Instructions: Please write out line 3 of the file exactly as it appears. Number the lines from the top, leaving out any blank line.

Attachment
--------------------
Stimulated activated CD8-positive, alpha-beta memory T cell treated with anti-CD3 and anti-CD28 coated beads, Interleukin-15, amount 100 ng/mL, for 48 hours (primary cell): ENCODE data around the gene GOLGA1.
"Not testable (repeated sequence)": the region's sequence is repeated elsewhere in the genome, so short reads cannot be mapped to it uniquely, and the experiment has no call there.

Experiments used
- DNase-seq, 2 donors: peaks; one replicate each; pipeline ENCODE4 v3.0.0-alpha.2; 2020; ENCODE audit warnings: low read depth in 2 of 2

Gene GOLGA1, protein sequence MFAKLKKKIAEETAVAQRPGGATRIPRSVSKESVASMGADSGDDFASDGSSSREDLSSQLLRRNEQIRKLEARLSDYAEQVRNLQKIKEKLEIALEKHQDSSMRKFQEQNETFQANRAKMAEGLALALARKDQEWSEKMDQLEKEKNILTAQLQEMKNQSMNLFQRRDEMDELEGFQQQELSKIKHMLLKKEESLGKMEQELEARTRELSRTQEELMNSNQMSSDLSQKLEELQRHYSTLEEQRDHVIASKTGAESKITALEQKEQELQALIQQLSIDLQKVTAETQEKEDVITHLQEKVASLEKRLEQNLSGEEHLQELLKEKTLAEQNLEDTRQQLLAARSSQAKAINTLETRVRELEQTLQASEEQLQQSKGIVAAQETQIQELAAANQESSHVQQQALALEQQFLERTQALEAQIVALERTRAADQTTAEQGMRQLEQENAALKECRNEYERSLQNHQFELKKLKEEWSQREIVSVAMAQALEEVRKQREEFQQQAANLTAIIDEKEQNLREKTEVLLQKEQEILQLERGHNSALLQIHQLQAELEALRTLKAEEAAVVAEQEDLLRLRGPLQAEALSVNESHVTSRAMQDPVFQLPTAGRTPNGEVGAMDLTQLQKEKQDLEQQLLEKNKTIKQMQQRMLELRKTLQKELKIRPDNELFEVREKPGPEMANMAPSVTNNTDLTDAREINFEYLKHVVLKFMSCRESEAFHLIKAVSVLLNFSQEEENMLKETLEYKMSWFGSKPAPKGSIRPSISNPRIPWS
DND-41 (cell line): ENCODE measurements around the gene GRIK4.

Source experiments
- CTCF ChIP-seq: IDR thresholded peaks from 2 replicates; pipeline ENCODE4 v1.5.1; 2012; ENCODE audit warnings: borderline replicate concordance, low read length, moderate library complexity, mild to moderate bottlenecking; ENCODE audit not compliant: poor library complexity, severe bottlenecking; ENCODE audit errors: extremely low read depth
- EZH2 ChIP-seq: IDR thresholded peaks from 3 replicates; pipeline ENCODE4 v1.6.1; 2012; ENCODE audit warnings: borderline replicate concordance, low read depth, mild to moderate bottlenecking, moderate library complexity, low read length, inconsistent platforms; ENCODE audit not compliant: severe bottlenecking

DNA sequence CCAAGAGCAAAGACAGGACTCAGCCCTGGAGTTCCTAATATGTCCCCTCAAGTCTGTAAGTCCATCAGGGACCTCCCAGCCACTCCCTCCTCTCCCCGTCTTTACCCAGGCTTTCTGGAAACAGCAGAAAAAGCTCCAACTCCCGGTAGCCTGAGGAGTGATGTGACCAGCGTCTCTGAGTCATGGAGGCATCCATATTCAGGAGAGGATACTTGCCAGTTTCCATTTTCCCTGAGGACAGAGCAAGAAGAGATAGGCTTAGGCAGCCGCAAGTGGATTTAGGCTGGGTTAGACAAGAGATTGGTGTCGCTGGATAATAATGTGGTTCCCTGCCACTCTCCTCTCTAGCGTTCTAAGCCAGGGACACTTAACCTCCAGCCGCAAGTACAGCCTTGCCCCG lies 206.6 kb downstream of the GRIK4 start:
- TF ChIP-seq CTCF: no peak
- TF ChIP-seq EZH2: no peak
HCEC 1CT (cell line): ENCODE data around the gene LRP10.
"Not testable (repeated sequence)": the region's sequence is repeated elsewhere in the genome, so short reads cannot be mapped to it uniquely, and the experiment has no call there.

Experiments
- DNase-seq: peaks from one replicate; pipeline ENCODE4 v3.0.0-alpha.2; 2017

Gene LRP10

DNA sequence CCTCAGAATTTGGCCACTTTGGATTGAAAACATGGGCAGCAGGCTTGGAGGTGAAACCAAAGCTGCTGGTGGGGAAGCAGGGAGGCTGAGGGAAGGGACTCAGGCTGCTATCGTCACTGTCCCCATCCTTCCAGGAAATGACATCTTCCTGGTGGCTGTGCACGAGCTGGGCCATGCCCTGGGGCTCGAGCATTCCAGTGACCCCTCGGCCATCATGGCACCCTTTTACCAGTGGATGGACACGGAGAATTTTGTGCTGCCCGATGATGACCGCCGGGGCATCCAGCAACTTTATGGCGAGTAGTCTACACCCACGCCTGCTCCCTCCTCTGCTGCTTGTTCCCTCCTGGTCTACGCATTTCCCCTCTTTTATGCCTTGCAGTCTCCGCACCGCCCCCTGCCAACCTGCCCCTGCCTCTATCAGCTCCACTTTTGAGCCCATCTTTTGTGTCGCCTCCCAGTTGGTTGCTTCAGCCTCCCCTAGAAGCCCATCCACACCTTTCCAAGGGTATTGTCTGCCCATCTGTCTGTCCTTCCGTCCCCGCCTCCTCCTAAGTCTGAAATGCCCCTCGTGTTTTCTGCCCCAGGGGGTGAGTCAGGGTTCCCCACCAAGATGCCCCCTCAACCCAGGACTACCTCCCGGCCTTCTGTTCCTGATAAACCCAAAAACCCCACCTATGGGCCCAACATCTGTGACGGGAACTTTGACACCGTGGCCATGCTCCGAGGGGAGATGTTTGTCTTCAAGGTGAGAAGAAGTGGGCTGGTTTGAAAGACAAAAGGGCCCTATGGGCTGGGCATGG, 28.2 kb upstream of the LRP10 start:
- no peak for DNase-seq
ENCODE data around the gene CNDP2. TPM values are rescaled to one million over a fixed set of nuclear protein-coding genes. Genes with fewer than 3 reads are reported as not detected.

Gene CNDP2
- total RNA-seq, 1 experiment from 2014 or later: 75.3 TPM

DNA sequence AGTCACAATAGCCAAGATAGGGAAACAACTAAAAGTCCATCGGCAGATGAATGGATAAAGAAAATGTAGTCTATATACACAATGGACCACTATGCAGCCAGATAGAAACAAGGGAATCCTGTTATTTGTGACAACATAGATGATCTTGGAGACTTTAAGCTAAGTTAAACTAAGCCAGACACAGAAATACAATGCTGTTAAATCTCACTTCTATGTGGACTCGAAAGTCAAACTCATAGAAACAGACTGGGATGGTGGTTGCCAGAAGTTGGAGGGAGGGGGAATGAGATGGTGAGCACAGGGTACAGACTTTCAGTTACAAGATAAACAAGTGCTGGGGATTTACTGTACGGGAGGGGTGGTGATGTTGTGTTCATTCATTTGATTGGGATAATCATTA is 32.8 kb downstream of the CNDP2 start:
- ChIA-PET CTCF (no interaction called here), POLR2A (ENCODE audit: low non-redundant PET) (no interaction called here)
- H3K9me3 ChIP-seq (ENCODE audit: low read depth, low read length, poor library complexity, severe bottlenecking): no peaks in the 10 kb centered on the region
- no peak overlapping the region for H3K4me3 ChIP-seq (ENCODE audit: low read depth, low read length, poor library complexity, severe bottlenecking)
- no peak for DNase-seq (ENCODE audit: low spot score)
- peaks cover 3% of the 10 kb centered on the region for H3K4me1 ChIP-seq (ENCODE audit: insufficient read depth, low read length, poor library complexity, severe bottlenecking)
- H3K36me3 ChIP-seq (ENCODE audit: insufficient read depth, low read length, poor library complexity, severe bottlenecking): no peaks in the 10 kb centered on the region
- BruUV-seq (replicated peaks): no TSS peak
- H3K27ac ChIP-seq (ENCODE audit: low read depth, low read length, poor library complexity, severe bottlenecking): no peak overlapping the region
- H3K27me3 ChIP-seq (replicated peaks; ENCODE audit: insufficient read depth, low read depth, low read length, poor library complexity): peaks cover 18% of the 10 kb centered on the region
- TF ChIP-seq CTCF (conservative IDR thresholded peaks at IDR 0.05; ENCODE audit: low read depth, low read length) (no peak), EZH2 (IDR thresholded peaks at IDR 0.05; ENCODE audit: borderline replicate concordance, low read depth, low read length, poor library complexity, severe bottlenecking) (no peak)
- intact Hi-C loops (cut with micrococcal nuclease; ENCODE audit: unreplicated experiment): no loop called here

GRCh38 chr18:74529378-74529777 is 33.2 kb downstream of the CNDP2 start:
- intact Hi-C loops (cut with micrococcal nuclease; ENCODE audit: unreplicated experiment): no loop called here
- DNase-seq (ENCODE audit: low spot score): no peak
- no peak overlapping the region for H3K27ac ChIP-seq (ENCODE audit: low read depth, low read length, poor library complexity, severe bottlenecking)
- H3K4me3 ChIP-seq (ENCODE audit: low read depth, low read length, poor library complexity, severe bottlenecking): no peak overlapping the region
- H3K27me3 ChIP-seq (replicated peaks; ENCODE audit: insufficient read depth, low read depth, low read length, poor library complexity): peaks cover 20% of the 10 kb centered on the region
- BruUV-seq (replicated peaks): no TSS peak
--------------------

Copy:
Experiments used